Background Corticosteroid therapy has become the mainstay in the treatment of asthma. However, the risk-benefit balance in the patient calls for assessment of the state of inflammation in the airways. In this respect serum eosinophil cationic protein (ECP) might be a marker, which can easily be measured in a clinical setting. Studies have indicated a relation between level of serum ECP and activity and severity in asthma.
Objective To investigate the feasibility to guide steroid therapy on the basis of the level of serum ECP in patients with chronic asthma.
Methods Twenty adult patients on maintenance inhaled steroid therapy visited the chest clinic once every 2 months over a 12-month period. At each visit a short history, blood sample for ECP and number of eosinophils, baseline spirometry, and histamine inhalation provocation test (PC20) were obtained. On the basis of level of ECP, adjustments in daily dose of steroids were considered. Data were compared with those of a previous 6-month ECP evaluation study in these same patients.
Results In 10 patients mean dose of inhaled steroids was decreased 25%. ECP rose slightly (antilogged mean from 9.06 to 11.8μg/L) and lung function decreased slightly (mean FEV1%predicted from 85.5 to 81.6). In seven patients mean dose of inhaled or oral (n= 2) steroids was increased 25%. In this group ECP decreased but remained elevated at 20μg/L (antilogged mean from 30.5 to 25.6μg/L) and lung function improved (mean FEV1%predicted from 67.2 to 74.5). In both groups patients' scores of asthmatic well-being increased significantly, and PC20 did not show a trend. Exacerbation rate remained the same in the decreased and the no change group (n= 3, in which no substantial change in steroid dose occurred), but was reduced by about 50% in the increased group.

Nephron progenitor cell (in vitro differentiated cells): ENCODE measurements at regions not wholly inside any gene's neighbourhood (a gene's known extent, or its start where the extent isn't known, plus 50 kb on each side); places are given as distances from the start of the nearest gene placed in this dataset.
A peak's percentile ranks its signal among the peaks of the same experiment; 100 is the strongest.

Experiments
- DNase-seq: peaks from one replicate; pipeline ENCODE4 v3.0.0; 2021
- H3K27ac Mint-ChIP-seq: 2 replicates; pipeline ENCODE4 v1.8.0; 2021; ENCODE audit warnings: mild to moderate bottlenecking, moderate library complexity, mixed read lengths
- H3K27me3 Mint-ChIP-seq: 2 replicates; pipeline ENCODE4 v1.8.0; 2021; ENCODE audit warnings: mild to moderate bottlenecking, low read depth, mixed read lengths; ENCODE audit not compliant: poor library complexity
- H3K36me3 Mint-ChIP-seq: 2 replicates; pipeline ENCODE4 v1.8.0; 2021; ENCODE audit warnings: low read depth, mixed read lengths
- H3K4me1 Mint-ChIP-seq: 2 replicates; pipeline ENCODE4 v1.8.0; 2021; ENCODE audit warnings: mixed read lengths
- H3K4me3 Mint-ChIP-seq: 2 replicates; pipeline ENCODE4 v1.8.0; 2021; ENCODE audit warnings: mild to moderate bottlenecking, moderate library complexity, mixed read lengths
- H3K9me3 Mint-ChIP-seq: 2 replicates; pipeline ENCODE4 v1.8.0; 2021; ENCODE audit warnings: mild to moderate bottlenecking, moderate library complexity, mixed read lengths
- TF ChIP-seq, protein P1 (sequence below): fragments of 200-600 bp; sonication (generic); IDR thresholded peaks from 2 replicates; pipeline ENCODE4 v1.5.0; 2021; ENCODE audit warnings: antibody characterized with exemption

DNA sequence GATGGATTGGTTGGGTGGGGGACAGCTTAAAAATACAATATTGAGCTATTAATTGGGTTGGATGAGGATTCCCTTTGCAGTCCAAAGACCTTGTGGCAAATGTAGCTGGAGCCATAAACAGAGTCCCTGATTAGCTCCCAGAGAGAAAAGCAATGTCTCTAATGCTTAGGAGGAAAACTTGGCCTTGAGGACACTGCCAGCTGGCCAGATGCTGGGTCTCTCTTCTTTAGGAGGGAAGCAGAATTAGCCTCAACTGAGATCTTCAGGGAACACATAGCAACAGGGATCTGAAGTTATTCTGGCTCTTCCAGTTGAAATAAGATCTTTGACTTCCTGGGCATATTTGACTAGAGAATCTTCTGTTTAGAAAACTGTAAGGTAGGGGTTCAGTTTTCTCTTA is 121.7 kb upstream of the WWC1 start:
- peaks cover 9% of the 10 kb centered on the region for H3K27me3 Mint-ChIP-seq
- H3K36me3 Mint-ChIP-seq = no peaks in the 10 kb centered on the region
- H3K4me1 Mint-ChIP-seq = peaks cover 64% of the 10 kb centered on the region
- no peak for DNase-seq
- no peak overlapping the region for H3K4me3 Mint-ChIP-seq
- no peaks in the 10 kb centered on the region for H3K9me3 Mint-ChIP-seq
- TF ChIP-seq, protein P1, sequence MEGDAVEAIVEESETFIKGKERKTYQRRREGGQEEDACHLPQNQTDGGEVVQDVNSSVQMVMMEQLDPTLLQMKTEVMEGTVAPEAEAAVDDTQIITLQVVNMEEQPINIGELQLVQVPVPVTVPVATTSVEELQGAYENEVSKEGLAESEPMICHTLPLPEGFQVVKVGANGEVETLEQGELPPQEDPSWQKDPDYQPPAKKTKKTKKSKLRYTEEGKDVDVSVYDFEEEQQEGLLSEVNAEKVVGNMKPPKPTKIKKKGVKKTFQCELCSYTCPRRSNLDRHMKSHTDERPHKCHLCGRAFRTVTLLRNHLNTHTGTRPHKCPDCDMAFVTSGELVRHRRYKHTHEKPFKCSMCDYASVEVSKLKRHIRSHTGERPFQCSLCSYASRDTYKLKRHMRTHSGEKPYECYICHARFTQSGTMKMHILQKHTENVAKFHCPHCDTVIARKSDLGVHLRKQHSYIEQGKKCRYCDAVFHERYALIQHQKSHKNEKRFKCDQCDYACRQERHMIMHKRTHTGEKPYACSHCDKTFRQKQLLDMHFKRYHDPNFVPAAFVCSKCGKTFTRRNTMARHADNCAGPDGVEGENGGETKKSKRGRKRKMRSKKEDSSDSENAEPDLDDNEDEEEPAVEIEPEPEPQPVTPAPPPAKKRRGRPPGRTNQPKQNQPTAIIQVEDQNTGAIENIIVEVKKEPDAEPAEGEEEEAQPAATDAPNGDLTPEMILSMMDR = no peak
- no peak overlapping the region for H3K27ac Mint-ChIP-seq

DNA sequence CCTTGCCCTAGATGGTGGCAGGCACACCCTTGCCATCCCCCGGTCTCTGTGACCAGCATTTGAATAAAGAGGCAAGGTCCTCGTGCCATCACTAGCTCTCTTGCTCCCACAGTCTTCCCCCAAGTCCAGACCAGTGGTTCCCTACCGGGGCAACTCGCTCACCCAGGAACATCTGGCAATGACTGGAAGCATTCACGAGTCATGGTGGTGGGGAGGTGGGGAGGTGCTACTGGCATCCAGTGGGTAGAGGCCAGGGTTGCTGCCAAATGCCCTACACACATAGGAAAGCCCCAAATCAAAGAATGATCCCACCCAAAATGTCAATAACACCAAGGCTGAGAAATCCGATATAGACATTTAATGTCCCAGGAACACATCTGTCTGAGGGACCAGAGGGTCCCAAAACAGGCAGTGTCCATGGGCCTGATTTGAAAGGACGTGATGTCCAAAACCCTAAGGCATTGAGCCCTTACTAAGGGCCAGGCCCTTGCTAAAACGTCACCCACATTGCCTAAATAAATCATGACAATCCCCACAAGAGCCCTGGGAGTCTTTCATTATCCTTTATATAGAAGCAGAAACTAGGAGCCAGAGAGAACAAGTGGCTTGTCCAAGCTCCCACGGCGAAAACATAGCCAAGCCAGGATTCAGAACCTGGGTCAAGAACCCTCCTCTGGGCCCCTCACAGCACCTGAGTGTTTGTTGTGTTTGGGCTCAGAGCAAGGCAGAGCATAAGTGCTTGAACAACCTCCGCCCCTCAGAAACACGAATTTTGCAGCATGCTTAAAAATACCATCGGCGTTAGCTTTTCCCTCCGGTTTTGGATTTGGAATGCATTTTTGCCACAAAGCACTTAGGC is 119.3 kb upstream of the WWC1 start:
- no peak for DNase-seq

Conclusion From this observational study it is concluded that adjusting steroid therapy guided by serum ECP-level may be helpful in tailoring asthma treatment.